PWD's: SHUT UP! You're not inspirational enough!
I have a disability. This means I have a shortened lifespan, and if you have a disability, you probably will have one too. I also have days that suck. I felt the need to state that because this year from the able body world rises an old idea with the stench of rotten fish. The idea is that there are no disability/impairments, but rather just lapses in time between one able bodied state and another. And that there is no disability/impairment itself but rather a state of learning/joy/euphoria/wisdom/amazement which even when paralyzed does not involve itself with piss or s*** or frustration.
What frustrates me the most about this 'stench of a disinterred corpse' idea is that they are once again raping the experiences, memoirs and memories of US, the PWD's. Because we do not happen to see ourselves and our lives as a series of silent dots between able bodied states to make this fantasy dance and lurch for their mental comfort. The film The Diving Bell and the Butterfly has, so far, won nine awards, and I am sure it will win many more. It happens to have the same title as a memoir written by Bauby about his experience with ALIS (Locked In Syndrome). Except, that in this film, Bauby and family live the life which is palatable to the able bodied, not the one he actually wrote about: his feeding tube beeping while his catheter has fallen out covering him with piss, ignored for 30 minutes, while the tape loose on his eye tickles his lashes.
In the book he is taken by his family on Father's Day to the beach. There are many onlookers, and in his essay of it called "Through a Glass Darkly" he says, "I have become something of a zombie father." (you can see this section as film HERE) Talking of his children, "I will never tire of seeing them walk alongside me, just walking, their confident expressions masking the unease weighing on their small shoulders." Of his son, "Theophile dabs with a Kleenex at the thread of saliva escaping my closed lips. (this is word for word in the film, at which point the film stops Bauby's words while the real person and author Bauby continues) His movements are tentative, at once tender and fearful, as if he were dealing with an unpredictable animal." We are given the son in the film dabbing with kleenex then a cut to hugs and dancing, the family ALONE on the beach. Gone is the fear, the uncertainly that people have with severely disabled, with members of humanity or family they can't understand.
But these real emotions, all erased, to create a scene society desires: a happy family dancing on an empty beach. This 'fantasy' of disability ends with his wife, saying "You are the most amazing man I have ever met." In his essay, Bauby writes, "The children run to stretch their legs on the beach once more before leaving, and Sylvie and I remain alone and silent, her hand squeezing my inert fingers. Behind dark glasses that reflect a flawless sky, she softly weeps over our shattered lives."
After I mentioned the film in passing on my blog I was sent an anonymous email saying that while the person "loved" the film they would RATHER see a film about Dr Jill Bolte Taylor. Because HER stoke story has a "happy ending" (she doesn't die and she returns to complete and full able bodied function) and directed me to a 20 minute presentation on TEDTalk. Dr. Taylor was a brain scientist and while she talked for twenty minutes, the time between her stroke and when she was able to take the stage, with full body function again was eight years. The time discussing those eight years is four seconds; literally, "It was eight years until I regained full function." The talk presents the stroke as an enlightenment, an great insight which opened her up to right versus left brain thinking. Because I have had many small and a few larger strokes, I was interested in her experiences, then repelled, by this woman who turned the 40 minutes of her struggling to call for help while part of her brain died, into a series of jokes for the audience. The theme was, "I was an able bodied scientist and now I am an able bodied and ENLIGHTENED scientist." About the eight years, the frustrations, the loss of memory, loss of function, of swearing, of crying, all gone in a four second line between jokes and statements about choosing the "we instead of the me." Her book, My Stroke of Insight, is a bestseller, a "powerful voice" on stroke recovery.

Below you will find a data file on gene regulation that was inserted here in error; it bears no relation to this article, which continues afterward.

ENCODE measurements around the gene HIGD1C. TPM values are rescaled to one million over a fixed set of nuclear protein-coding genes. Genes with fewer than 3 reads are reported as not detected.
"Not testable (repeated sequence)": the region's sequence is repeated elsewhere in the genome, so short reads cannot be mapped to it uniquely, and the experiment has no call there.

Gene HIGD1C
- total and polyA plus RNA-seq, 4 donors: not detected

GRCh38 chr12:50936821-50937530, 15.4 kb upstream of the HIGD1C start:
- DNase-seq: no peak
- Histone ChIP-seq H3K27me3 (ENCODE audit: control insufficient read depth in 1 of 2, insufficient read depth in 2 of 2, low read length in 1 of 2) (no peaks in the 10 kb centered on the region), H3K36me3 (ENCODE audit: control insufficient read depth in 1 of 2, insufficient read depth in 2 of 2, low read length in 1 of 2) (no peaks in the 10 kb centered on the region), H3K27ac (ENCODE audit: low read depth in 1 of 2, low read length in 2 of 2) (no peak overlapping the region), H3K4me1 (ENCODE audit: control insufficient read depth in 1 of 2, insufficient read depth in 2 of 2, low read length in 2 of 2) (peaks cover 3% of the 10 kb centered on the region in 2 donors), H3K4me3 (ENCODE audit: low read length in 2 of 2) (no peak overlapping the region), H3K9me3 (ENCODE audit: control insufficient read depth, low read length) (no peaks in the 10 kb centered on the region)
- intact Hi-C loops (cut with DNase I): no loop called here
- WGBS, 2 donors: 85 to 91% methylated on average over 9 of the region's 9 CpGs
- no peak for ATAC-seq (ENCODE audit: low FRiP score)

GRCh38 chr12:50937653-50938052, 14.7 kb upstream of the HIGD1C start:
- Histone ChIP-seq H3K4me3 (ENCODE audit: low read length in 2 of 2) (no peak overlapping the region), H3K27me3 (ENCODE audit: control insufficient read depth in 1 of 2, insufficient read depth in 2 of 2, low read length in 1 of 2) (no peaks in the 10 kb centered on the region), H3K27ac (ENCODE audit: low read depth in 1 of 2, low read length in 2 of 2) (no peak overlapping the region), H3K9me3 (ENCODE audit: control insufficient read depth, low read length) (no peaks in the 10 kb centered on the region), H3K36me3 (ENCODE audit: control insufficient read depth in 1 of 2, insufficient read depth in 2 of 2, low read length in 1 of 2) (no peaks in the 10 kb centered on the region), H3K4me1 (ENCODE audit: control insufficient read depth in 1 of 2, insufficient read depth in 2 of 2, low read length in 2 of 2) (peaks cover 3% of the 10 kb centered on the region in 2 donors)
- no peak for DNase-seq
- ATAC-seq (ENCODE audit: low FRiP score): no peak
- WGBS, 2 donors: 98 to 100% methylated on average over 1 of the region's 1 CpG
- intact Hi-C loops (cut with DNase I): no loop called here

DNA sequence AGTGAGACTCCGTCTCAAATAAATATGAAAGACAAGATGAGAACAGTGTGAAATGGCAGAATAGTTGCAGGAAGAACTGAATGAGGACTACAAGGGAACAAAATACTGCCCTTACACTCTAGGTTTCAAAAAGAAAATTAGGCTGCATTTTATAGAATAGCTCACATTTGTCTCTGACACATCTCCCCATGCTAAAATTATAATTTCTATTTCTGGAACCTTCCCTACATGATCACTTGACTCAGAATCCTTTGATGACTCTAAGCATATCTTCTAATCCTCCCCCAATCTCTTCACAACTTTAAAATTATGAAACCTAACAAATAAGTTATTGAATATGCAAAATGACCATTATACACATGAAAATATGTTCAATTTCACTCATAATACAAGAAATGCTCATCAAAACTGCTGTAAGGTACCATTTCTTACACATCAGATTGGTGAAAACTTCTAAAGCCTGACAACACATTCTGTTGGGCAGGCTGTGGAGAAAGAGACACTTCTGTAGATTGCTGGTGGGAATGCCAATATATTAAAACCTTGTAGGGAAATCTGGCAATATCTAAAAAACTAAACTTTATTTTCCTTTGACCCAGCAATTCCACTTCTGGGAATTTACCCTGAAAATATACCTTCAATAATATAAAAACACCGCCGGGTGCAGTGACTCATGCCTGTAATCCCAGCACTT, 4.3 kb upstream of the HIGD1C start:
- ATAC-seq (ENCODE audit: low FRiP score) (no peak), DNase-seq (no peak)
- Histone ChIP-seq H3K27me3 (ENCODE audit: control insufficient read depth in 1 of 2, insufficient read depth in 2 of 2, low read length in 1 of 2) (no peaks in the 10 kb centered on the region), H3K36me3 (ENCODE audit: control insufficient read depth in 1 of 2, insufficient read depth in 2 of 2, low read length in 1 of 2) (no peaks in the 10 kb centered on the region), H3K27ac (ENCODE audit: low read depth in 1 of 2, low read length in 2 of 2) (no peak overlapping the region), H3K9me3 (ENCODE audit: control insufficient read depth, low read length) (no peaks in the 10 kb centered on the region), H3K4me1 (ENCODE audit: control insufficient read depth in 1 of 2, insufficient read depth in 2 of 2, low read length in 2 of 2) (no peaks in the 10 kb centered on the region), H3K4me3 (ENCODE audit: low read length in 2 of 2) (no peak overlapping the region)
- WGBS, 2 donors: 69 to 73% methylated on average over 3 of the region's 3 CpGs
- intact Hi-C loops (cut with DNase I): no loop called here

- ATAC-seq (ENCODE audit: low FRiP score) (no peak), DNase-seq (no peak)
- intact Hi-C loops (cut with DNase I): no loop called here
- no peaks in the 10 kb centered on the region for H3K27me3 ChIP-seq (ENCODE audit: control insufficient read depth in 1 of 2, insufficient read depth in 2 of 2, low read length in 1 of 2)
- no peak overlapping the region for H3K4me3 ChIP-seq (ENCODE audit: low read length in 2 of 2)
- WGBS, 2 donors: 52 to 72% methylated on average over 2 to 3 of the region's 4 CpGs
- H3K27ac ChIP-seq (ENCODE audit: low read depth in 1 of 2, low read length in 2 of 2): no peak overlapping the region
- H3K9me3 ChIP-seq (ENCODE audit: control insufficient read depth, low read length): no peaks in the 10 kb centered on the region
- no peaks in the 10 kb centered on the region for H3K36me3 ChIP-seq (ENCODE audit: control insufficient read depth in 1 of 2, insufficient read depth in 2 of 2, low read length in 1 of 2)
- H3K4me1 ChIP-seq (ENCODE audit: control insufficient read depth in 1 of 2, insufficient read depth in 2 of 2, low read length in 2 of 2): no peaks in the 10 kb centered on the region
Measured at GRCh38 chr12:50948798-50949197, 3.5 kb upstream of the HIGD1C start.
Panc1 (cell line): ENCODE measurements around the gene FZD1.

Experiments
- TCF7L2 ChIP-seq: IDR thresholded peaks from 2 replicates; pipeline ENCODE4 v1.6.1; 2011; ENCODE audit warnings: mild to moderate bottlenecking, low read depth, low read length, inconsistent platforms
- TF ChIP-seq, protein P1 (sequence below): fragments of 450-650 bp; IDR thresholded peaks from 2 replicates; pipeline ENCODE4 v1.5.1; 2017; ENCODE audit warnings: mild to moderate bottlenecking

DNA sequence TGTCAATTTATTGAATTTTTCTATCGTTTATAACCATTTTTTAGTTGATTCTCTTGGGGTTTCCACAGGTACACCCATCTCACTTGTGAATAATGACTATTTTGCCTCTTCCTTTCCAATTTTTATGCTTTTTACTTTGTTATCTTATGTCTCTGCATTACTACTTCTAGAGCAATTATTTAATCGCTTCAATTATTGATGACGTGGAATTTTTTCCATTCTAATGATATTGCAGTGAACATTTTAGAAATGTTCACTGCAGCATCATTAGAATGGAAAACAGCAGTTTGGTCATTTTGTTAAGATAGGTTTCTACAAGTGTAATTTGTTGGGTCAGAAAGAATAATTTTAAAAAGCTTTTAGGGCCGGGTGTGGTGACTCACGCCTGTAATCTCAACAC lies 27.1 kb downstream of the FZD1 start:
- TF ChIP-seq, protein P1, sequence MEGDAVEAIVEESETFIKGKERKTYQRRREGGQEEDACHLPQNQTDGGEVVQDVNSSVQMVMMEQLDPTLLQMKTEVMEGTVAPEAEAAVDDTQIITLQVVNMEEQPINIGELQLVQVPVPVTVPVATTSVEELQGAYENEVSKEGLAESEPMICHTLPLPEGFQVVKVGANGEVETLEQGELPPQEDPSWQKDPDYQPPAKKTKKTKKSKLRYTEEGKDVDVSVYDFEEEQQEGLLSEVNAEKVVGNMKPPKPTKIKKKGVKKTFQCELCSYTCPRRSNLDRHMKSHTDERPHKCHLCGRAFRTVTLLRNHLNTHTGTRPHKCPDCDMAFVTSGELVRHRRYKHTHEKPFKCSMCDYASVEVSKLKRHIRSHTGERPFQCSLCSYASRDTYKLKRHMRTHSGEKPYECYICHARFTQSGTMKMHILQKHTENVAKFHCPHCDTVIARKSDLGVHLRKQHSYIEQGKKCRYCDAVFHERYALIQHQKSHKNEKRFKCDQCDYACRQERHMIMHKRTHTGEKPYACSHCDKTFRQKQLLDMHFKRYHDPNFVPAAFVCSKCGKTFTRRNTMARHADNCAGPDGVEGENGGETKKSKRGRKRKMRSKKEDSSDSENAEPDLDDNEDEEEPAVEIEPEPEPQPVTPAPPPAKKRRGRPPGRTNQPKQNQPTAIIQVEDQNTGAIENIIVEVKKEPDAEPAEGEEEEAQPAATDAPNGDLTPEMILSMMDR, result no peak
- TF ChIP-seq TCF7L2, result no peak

In case this is news to people on OUCH: S*** happens. You probably did not plan on dealing with a disability/impairment or the way society treats those who have one. You probably have gone through a lot of emotions and struggles regarding how you view yourself, your own worth, and what you consider accomplishments and achievements, separate from able bodied society's values. I have. I have good days and bad, and I do not like that the collective populous want to think my life is about people dancing around me while I am told I was/am the greatest lesbian and lover who ever lived. Nor do I wish them to think of my days, or the destruction of my brain as an 'inspirational' coda between being an able bodied member of society and my return to it. I live; I live in a day, the same number of seconds as those in the able bodied world. Perhaps they don't take as many opiates as I do; or need as much assistance but even that, having a stranger shampoo your hair, is living. It is not always insightful or inspirational, and my eventual death does not negate the meaning or experience of my life, nor conclude that it isn't a "happy ending." It is a universal ending. No one has gotten out of life alive yet and by eliminating those eight years or silencing the real voice of a person adjusting to disability/impairment, society has written us out of the collective human condition. And while I may have to take that news sitting down, I don't have to be silent and accept it.
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